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Harvard's Yenching Library plans to create a permanent collection marking the Chinese pro-democracy movement, Professor of Government Roderick MacFarquhar said last night at a panel on last June's Beijing crackdown.
The collection, made possible through a $50,000 alumni grant, marks the beginning of a special post-Revolutionary China archive at the library, said Eugene Wu, Yenching librarian. The collection will include photographs, literature, documents, video and audio tapes, eyewitness reports and student correspondences, Wu said.
Charles L. Smith Jr. '50 and Lois Smith donated the gift that established the collection, Wu added. "We feel we have a duty to collect and preserve these kind of primary materials as a witness to history for posterity," he said.
"This archive would stand as a memorial to the movement and in particular to those who lost their lives for the cause."
Columbia, the University of Chicago and Yale are planning similar collections, MacFarquar said. Wu expects to meet with those involved by the end of the year.
MacFarquhar gave the announcement before a packed auditorium at the Kennedy School of Government last night, where scholars and journalists gave eyewitness accounts of the Beijing crack down.
"These are people your age, involved in the same day-to-day pursuits you are," said Al Pessin, a Voice of America reporter who covered the Chinese protesters last June. "They went out on the square and starved themselves."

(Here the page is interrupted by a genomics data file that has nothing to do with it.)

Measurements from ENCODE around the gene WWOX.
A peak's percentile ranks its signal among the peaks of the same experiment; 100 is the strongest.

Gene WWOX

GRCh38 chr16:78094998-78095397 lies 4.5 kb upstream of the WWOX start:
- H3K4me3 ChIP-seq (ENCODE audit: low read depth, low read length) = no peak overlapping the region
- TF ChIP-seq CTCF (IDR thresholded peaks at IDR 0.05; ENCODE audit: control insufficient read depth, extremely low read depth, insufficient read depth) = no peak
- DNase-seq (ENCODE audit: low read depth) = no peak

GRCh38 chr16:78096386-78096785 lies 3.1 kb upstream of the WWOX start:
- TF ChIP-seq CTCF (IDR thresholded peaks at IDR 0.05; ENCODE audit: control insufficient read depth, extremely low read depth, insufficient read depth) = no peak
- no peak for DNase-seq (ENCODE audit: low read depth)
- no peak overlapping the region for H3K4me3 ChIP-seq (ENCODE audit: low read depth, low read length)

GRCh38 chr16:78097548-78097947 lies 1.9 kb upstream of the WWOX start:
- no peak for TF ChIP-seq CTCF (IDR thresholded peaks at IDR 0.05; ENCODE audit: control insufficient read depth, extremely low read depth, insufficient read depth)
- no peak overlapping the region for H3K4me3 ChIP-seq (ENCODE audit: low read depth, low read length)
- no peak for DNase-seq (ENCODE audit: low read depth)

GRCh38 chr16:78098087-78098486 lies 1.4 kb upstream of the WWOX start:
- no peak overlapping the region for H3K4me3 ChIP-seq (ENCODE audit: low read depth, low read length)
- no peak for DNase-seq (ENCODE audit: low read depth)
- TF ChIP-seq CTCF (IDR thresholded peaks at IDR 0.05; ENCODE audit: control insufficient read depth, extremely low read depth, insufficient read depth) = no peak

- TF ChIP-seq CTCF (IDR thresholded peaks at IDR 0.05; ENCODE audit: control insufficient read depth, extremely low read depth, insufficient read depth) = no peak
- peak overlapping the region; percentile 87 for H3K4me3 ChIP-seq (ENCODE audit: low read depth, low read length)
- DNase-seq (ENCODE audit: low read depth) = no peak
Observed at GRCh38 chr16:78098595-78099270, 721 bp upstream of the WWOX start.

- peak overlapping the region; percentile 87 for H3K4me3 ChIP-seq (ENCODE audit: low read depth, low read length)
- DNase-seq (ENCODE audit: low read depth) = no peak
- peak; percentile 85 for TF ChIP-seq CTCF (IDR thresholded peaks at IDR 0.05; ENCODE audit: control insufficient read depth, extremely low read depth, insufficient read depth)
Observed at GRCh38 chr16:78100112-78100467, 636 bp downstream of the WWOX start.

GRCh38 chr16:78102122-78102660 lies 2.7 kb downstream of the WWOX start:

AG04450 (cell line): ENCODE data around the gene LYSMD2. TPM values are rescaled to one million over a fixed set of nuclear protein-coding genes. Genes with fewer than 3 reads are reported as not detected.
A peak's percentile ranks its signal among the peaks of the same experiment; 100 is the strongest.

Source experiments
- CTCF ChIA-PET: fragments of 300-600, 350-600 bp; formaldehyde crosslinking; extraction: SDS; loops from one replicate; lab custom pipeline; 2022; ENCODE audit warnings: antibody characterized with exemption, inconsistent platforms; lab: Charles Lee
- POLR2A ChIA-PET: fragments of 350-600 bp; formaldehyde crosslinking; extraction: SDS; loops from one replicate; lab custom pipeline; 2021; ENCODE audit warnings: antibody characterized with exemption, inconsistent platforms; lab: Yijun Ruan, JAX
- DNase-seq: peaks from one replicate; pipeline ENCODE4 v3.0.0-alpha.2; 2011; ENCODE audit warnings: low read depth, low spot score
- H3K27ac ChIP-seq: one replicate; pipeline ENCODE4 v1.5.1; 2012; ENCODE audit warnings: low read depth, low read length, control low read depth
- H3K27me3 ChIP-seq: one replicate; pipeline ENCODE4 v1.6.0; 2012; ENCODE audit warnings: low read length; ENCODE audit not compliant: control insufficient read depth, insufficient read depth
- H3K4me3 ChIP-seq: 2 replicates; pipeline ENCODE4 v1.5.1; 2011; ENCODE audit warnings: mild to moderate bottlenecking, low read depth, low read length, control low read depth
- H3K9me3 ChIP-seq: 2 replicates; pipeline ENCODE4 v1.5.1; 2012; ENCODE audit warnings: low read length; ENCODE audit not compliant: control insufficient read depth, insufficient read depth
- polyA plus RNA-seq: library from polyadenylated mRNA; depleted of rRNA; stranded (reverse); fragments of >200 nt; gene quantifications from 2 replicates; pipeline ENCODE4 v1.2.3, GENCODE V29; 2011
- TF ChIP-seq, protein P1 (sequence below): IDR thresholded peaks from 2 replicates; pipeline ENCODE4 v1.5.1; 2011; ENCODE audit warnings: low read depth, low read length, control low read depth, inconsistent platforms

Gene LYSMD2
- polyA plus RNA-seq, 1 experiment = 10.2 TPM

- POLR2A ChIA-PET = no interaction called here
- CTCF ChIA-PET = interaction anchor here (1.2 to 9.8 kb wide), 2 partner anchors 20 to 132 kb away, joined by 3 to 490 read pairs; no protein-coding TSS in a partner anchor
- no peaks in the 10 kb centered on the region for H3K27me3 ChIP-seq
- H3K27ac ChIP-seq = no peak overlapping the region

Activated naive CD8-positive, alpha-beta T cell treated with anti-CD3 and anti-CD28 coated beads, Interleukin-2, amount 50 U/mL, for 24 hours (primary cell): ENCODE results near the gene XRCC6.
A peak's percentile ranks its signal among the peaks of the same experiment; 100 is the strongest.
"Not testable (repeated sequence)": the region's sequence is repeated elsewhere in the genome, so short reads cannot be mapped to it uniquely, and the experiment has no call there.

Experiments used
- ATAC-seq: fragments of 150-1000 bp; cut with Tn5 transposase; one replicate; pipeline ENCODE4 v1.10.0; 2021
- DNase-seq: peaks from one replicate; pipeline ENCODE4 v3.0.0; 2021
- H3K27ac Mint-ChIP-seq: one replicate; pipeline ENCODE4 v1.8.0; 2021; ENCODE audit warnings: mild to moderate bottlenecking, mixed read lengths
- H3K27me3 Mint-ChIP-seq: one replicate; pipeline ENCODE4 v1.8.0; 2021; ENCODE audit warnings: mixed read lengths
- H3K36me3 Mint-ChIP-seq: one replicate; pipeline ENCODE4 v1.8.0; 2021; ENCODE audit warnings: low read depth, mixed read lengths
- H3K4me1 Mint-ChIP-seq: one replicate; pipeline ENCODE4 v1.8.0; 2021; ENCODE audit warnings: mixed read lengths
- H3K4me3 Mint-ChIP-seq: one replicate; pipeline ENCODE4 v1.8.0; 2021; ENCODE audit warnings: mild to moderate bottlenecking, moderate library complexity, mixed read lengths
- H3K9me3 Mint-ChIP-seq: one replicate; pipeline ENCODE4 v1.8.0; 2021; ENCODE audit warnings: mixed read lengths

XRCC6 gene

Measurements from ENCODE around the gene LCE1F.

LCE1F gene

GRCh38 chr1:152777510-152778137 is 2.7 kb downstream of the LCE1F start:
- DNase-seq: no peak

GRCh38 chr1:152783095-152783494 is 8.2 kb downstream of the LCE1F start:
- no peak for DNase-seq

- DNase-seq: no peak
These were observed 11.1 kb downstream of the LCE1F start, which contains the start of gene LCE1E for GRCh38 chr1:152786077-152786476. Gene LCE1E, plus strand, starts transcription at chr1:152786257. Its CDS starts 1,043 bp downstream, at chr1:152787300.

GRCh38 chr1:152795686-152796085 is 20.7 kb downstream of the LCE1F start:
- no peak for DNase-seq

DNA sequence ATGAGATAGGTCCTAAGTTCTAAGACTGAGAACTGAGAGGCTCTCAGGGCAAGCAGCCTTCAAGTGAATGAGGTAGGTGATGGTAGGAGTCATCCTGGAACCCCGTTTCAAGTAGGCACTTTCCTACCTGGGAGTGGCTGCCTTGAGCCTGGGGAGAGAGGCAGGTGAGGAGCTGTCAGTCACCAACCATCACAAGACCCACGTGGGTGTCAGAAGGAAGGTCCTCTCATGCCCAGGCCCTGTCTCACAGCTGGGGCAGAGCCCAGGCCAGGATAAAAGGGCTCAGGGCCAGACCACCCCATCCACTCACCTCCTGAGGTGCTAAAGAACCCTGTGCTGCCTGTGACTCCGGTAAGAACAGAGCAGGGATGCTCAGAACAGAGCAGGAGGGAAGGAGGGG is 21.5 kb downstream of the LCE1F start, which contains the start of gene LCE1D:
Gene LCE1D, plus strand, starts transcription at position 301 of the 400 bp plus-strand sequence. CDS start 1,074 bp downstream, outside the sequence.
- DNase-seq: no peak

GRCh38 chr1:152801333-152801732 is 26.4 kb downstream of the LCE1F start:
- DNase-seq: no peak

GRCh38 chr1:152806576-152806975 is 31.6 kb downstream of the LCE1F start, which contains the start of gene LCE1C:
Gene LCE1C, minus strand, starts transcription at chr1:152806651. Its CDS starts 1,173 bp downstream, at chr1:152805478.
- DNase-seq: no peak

"This was the Chinese `Me Generation' that was almost overnight transformed," Pessin said.
The Institute of Politics forum, entitled "Eyewitness to a Massacre: Tales from Tianamen Square," included one student and two reporters who were in Beijing the nightthat Chinese army units dispersed students who hadmassed in the Chinese capital for weeks, killinghundreds of them.
Two Asia experts, including MacFarquhar, widelyregarded as a leading China scholar in the U.S.,added political context.
CBS correspondent Richard Roth, who was inTianamen Square as People's Army troops moved in,recalled how soldiers pulled him aside, knockedhim to the ground, punched him and detained himfor several hours.
Later that day, he continued, he saw thousandsof troops, numerous tanks, armored personnelcarriers and artillery pieces in the square butall evidence of killing had been removed.
"What surprised the students was the ferocityof the government's response, not the crackdownitself," said Huang Yashang, a doctoral candidateat Harvard's Government Department who alsowitnessed the uprising.
Until then, Yashang said, students had hoped togain the government's sympathy, although they werealso prepared for arrest.
Following the shooting, he said, many Beijingresidents still did not believe that thegovernment could have used the "People's Army"against the people.
Fox Butterfield '61, New York Times reporterand East Asian expert, said that student unreststemmed from high inflation and politicalcorruption that accompanied the economic reformsof Chinese leader Deng Xiaoping.
America overlooked these problems in itsenthusiasm for China's economic modernization,Butterfield said
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